One of the impressions I have gained recently in speaking to Zen friends about practice is a certain attitude towards breathing in zazen. For the sake of brevity, and just for fun, I wish to refer to it as “samurai breathing”. I think it has its origins in the martial arts.
The “samurai breath’ goes like this: one must push down hard on the outgoing breath, concentrating on the hara (solar plexus) and in doing so, push aside any thoughts, feelings, sensations, that get in the way, smashing through them like a karate expert would smash their hand through a brick.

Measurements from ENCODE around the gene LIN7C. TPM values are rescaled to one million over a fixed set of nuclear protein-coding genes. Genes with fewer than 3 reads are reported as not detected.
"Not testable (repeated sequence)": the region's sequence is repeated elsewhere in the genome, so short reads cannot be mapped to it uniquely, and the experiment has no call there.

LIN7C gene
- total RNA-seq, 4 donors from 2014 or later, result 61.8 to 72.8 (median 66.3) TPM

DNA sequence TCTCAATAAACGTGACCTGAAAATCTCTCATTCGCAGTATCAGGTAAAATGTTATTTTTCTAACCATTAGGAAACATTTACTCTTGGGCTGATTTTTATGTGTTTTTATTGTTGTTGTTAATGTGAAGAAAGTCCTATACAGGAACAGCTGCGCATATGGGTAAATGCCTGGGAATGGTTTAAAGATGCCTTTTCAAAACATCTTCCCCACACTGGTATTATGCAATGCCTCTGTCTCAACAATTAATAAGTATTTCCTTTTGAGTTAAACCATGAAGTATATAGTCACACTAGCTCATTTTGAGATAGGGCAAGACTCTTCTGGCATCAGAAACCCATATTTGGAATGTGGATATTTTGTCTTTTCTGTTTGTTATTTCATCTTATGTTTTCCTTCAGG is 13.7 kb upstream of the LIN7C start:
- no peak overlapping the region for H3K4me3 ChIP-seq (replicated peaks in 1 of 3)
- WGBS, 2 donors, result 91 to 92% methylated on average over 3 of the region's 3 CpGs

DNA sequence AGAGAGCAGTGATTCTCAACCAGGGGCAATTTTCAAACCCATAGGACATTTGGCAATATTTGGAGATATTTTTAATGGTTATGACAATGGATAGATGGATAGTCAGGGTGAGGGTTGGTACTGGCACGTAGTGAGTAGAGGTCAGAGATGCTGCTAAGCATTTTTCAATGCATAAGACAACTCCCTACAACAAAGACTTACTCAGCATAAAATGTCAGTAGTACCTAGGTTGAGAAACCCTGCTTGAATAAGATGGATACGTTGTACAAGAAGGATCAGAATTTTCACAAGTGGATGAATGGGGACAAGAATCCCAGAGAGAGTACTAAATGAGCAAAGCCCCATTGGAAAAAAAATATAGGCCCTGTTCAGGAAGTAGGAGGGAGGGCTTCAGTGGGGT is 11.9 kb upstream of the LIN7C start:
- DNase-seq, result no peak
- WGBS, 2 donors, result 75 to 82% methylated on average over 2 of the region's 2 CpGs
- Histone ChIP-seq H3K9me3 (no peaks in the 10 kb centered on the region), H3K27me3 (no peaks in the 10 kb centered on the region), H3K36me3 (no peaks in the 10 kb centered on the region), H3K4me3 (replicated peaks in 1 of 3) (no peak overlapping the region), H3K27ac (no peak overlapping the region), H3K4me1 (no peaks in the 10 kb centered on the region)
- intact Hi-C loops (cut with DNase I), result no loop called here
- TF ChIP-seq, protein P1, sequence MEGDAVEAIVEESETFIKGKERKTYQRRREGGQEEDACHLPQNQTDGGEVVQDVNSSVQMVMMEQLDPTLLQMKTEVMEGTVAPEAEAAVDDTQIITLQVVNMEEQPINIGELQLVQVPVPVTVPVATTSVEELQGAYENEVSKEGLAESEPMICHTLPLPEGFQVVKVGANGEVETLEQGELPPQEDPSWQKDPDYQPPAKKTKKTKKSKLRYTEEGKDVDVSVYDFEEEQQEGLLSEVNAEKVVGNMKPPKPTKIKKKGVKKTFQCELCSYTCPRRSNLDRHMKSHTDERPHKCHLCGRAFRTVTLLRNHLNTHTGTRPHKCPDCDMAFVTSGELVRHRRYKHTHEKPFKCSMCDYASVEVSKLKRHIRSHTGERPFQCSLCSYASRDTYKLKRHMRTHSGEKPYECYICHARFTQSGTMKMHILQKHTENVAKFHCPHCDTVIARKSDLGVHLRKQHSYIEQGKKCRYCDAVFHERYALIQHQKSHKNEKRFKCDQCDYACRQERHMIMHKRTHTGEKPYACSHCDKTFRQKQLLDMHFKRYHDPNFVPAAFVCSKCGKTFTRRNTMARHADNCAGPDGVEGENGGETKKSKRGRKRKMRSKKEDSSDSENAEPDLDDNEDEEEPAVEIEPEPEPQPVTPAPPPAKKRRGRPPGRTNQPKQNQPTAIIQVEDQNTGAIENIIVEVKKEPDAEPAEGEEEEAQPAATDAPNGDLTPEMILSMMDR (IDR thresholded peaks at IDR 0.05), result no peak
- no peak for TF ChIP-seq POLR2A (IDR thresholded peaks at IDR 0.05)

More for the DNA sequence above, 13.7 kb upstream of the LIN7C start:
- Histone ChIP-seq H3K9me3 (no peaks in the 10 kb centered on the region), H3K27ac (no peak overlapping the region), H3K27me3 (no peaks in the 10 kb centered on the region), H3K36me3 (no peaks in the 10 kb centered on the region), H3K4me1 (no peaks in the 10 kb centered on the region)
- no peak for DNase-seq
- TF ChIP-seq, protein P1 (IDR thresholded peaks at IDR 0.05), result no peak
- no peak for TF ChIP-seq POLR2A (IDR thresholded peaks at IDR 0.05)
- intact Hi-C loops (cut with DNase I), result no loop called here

If you practise like this, it will give you a considerable feeling of power, like winning a contest (with yourself), and also give you a sense of purpose in a goal-seeking way (like paying off the mortgage). This type of straining zazen creates a heroic struggle out of zazen and a sense that you are trying very hard, but it is ultimately self-defeating. Perhaps it is part of the process of learning that we have to go through this struggle before we realise it is not productive.
When I see people practising like this, I have a mental picture of someone on an exercise bike...